The Dark Stranger: Blood in The Snow Review
The Dark Stranger is writer/director Christ Trebilcock’s first feature film after writing and directing three shorts and working as director on second and third units on various television production. He has gathered a strong cast of Canadian actors to explore the story of Leah, played by How to get Away with Murder’s Rebecca: Katie Findlay, a young artist who’s finished OCAD, but is suffering from crippling anxiety and depression to the point where she is unable to open the front door. She is living with her father, played by Veronica Mars‘ and Flashpoint’s Enrico Colantoni, and younger high school brother. Toby, played by Alex Ozerov who is in another locally produced horror film, A Christmas Horror Story.
There are only three more people who enter Leah’s world. Her therapist, Dr. Anne Parsons, played by Jennifer Dale, her father’s T. A. Mark, played by Republic of Doyle‘s Mark O’Brien; and Mr. Toth, played by Stephen McHattie, all three of whom are often seen on Canadian television shows.
The story is an unglamourized view of the claustrophobic world of Leah’s depression and anxiety which is in response to a family tragedy. Most of the film plays up this tension using very selective (and very well crafted) special effects to show how Leah can’t trust her own mind. I was unsettled and impressed especially with the fountain pen, which has a bit of a Pan’s Labyrinth feel.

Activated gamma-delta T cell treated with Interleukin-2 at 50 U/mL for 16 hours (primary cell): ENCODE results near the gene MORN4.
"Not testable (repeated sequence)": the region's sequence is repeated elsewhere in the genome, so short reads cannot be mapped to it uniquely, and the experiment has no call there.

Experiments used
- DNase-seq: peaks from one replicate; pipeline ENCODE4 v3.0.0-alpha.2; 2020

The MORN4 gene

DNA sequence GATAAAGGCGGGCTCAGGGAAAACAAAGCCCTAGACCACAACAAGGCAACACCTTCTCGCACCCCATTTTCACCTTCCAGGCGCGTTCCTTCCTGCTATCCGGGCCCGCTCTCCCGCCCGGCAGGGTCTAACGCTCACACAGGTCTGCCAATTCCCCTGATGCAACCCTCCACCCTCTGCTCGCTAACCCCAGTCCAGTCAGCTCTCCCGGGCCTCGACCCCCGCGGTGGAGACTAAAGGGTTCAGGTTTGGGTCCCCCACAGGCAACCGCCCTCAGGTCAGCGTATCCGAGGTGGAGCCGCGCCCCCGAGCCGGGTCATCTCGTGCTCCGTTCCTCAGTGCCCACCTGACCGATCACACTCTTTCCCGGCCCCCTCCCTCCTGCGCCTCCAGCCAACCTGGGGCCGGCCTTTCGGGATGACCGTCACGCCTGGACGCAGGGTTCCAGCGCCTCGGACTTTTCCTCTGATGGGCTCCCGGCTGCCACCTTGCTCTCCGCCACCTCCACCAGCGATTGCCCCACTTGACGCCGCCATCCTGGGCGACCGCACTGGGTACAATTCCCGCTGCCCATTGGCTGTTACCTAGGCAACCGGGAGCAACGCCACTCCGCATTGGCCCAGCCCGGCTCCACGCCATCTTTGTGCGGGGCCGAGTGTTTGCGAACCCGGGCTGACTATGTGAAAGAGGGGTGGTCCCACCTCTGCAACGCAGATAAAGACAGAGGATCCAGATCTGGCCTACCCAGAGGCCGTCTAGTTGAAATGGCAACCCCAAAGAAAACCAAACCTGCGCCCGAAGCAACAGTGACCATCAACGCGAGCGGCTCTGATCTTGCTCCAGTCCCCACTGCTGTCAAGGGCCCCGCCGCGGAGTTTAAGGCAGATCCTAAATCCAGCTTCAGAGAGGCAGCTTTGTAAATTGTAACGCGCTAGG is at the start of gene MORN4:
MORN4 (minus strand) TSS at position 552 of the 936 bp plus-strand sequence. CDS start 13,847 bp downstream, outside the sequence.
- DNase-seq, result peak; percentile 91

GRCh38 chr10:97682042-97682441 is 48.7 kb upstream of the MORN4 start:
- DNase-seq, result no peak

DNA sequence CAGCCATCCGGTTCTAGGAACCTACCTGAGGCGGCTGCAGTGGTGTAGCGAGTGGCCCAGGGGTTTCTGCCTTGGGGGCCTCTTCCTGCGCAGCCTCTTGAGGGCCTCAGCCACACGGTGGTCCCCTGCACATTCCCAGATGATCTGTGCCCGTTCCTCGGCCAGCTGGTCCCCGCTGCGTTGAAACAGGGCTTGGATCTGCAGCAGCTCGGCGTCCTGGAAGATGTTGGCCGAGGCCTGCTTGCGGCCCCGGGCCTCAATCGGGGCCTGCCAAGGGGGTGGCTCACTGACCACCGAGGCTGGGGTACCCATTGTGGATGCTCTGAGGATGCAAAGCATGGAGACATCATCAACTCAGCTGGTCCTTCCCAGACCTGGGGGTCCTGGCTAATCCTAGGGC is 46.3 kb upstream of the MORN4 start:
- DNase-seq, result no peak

By cutting back on her medication, without her doctor’s knowledge, Leah starts drawing again, forming the part of the film that is animated. It depicts the graphic novel that Leah creates (or is literally drawn out of her depending on your interpretation) and works to explore Leah’s emotional journey. The graphic novel reveals the character of The Dark Stranger, but is this her creation or something more?
The artwork in the graphic novel is done by a Marvel published artist Sean Scoffield who worked with Keyframe Digital to animate the art to bring that aspect of the story to life. It it primarily pen and ink, but with extra red tones, and the film flows easily in both media.
The Dark Stranger is set in Toronto, barely. There is a shot of the CN Tower, and mentions of Kensington Market, but the location is never named. Most of the film is shot in one house, which makes sense as that is the boundaries of Leah’s world. It also allows for various angles that help build the trapped feeling.
This is a very strong first feature, with good pacing, and a deft handling of its special effects and animated components. Its story looks at the effects of depression on the family of friends as well as on the patient. And while it is a slow burn style of horror, it handles that tension well to up the very last act.